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Evolution

Modern understanding of evolution began in 1859 with publication of Charles Darwin's On the Origin of Species by Means of Natural Selection.

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Uranium

Uranium oxide was first identified in 1789 by M.H. Klaproth in the MINERAL pitchblende, but its distinctive property of radioactivity was discovered much later (1896) by Henri Becquerel.

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Tide

The Earth is actually not in orbit around the sun but around the centre of mass of the Earth-sun system. Since all parts of the Earth move in the same orbit, they experience the same acceleration, but only at the Earth's centre is this acceleration exactly balanced by the sun's gravitation.

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Sustainability in Canada

Sustainability is the ability of the biosphere, or of a certain resource or practice, to persist in a state of balance over the long term. The concept of sustainability also includes things humans can do to preserve such a balance. Sustainable development, for instance, pairs such actions with growth. It aims to meet the needs of the present while ensuring that future people will be able to meet their needs.

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Spectroscopy

Spectroscopy is the field of study that examines, measures and interprets the electromagnetic spectra produced when radiant energy is emitted or absorbed by a substance. Spectroscopic methods are important in performing chemical analyses of substances and are used in astronomical studies.

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Toronto International Film Festival (TIFF)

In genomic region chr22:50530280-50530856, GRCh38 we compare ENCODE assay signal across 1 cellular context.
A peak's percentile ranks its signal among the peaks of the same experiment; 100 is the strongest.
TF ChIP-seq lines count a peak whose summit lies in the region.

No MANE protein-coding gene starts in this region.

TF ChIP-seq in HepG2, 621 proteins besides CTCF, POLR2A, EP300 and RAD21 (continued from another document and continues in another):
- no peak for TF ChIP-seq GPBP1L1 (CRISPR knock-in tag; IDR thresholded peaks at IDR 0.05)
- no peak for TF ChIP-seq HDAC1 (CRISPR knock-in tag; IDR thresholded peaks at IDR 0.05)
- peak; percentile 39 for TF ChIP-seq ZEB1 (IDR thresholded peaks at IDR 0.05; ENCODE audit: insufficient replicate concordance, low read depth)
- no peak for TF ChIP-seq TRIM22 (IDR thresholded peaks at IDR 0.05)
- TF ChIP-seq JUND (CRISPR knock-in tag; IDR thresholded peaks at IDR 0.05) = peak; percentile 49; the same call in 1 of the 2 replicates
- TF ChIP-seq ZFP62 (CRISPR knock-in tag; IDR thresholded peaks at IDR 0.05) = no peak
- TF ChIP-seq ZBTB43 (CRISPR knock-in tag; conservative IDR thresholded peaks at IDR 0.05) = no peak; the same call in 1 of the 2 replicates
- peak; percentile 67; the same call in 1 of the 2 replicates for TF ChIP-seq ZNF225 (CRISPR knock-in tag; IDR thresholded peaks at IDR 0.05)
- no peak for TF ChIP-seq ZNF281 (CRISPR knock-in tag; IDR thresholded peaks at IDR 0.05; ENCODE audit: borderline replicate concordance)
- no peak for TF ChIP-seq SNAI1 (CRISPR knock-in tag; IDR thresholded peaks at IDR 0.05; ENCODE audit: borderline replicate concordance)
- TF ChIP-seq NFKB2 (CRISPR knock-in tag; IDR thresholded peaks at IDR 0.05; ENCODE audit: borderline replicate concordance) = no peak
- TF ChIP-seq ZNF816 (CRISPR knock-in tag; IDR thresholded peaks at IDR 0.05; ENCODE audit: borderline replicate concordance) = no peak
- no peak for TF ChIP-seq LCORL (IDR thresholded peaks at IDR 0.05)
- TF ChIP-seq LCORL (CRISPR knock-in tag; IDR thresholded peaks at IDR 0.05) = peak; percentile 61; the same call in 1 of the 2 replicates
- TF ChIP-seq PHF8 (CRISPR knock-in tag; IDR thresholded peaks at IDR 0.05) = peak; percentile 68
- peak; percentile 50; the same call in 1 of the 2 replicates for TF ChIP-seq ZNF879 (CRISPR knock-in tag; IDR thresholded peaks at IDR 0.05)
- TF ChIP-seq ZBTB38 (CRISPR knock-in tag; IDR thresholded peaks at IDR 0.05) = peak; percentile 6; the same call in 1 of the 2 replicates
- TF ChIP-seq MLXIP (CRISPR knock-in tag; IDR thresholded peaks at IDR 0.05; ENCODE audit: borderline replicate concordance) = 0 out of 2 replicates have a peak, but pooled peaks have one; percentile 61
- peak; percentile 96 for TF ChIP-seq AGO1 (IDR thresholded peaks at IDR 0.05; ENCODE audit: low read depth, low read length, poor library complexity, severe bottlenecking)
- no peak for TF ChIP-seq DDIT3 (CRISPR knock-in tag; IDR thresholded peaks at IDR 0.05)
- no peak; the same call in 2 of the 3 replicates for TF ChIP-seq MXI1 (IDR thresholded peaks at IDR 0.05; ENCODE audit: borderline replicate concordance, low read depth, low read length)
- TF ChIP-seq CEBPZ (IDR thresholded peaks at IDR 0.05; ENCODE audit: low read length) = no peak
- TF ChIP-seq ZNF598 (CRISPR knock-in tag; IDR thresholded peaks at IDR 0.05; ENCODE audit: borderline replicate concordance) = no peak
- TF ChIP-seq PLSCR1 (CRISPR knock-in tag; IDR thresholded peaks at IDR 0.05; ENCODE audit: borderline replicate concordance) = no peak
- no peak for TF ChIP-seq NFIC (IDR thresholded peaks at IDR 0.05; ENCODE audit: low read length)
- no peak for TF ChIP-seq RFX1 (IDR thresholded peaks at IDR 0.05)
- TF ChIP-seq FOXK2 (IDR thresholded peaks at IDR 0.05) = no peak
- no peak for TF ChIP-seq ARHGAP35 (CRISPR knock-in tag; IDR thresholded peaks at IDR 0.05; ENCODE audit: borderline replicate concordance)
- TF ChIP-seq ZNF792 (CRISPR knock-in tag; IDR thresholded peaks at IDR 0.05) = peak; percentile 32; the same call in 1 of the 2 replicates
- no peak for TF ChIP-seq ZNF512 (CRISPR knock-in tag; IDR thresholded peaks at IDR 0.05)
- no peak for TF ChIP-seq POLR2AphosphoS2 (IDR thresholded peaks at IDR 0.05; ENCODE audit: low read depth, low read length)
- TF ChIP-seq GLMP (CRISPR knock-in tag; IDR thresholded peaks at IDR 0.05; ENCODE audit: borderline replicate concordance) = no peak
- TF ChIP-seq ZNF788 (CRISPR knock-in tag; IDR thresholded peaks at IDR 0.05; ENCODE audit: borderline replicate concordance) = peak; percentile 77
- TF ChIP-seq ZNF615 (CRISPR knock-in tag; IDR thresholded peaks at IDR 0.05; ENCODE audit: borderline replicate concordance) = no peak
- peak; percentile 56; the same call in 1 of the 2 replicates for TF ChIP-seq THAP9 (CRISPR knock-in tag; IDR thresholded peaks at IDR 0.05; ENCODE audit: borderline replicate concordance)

The Toronto International Film Festival (TIFF) runs annually for 10 days in September beginning on the Thursday after Labour Day. The largest film festival in North America, its international stature is second only to the Cannes Film Festival. Unlike most major film festivals, which are open only to members of the industry and media, TIFF’s status as a public festival has made it an ideal testing ground for a film’s commercial appeal. That, combined with its September schedule, has made it a major launching pad for Oscar contenders and the more serious fare of the fall film schedule. It has also proven to be a key showcase for Canadian cinema, documentary films and experimental works. The 2016 edition of TIFF featured 397 films (296 features and 101 shorts), 138 of which were world premieres, while the 2017 lineup was streamlined by 20 per cent.

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Canadian Astronauts

An astronaut is an individual involved in flight beyond the Earth’s atmosphere. Since the Canadian Space Agency held its first recruitment campaign in 1983, 14 Canadians have completed astronaut training and nine have participated in 17 missions to space. Specifically, they have flown as payload specialists, mission specialists, and flight engineers on NASA shuttle flights and expeditions to the International Space Station (ISS). Canadian astronauts have played key roles in repairing satellites and building the ISS using the Canadarm and Canadarm2 robotic technologies, and have advanced scientific knowledge by conducting a variety of experiments in space.